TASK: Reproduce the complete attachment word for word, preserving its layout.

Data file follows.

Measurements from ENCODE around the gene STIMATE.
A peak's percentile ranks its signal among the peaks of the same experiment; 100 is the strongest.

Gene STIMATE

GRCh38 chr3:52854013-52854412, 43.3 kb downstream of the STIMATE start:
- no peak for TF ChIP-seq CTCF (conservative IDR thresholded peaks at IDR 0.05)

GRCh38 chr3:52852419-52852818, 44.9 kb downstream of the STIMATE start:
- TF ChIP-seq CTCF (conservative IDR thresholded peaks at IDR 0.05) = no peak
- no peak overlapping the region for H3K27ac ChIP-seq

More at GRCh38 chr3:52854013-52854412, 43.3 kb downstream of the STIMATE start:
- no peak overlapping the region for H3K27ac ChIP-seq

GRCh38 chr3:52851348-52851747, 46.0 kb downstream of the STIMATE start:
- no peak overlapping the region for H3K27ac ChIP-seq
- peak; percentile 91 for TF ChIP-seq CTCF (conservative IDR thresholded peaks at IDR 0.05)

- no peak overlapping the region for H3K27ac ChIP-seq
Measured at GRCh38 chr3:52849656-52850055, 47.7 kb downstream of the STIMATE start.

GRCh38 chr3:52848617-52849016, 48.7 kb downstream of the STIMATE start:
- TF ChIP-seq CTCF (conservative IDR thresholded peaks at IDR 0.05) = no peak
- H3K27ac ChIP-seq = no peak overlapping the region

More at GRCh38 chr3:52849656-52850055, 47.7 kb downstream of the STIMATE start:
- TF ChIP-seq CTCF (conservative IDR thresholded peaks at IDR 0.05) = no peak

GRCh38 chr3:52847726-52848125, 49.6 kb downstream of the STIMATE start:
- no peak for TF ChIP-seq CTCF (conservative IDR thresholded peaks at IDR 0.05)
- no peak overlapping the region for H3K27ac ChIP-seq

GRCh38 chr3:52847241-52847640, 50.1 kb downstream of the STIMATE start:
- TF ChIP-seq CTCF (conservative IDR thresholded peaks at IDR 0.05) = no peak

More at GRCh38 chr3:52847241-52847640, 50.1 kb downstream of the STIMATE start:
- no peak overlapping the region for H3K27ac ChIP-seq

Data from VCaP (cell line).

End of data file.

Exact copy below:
Measurements from ENCODE around the gene STIMATE.
A peak's percentile ranks its signal among the peaks of the same experiment; 100 is the strongest.

Gene STIMATE

GRCh38 chr3:52854013-52854412, 43.3 kb downstream of the STIMATE start:
- no peak for TF ChIP-seq CTCF (conservative IDR thresholded peaks at IDR 0.05)

GRCh38 chr3:52852419-52852818, 44.9 kb downstream of the STIMATE start:
- TF ChIP-seq CTCF (conservative IDR thresholded peaks at IDR 0.05) = no peak
- no peak overlapping the region for H3K27ac ChIP-seq

More at GRCh38 chr3:52854013-52854412, 43.3 kb downstream of the STIMATE start:
- no peak overlapping the region for H3K27ac ChIP-seq

GRCh38 chr3:52851348-52851747, 46.0 kb downstream of the STIMATE start:
- no peak overlapping the region for H3K27ac ChIP-seq
- peak; percentile 91 for TF ChIP-seq CTCF (conservative IDR thresholded peaks at IDR 0.05)

- no peak overlapping the region for H3K27ac ChIP-seq
Measured at GRCh38 chr3:52849656-52850055, 47.7 kb downstream of the STIMATE start.

GRCh38 chr3:52848617-52849016, 48.7 kb downstream of the STIMATE start:
- TF ChIP-seq CTCF (conservative IDR thresholded peaks at IDR 0.05) = no peak
- H3K27ac ChIP-seq = no peak overlapping the region

More at GRCh38 chr3:52849656-52850055, 47.7 kb downstream of the STIMATE start:
- TF ChIP-seq CTCF (conservative IDR thresholded peaks at IDR 0.05) = no peak

GRCh38 chr3:52847726-52848125, 49.6 kb downstream of the STIMATE start:
- no peak for TF ChIP-seq CTCF (conservative IDR thresholded peaks at IDR 0.05)
- no peak overlapping the region for H3K27ac ChIP-seq

GRCh38 chr3:52847241-52847640, 50.1 kb downstream of the STIMATE start:
- TF ChIP-seq CTCF (conservative IDR thresholded peaks at IDR 0.05) = no peak

More at GRCh38 chr3:52847241-52847640, 50.1 kb downstream of the STIMATE start:
- no peak overlapping the region for H3K27ac ChIP-seq

Data from VCaP (cell line).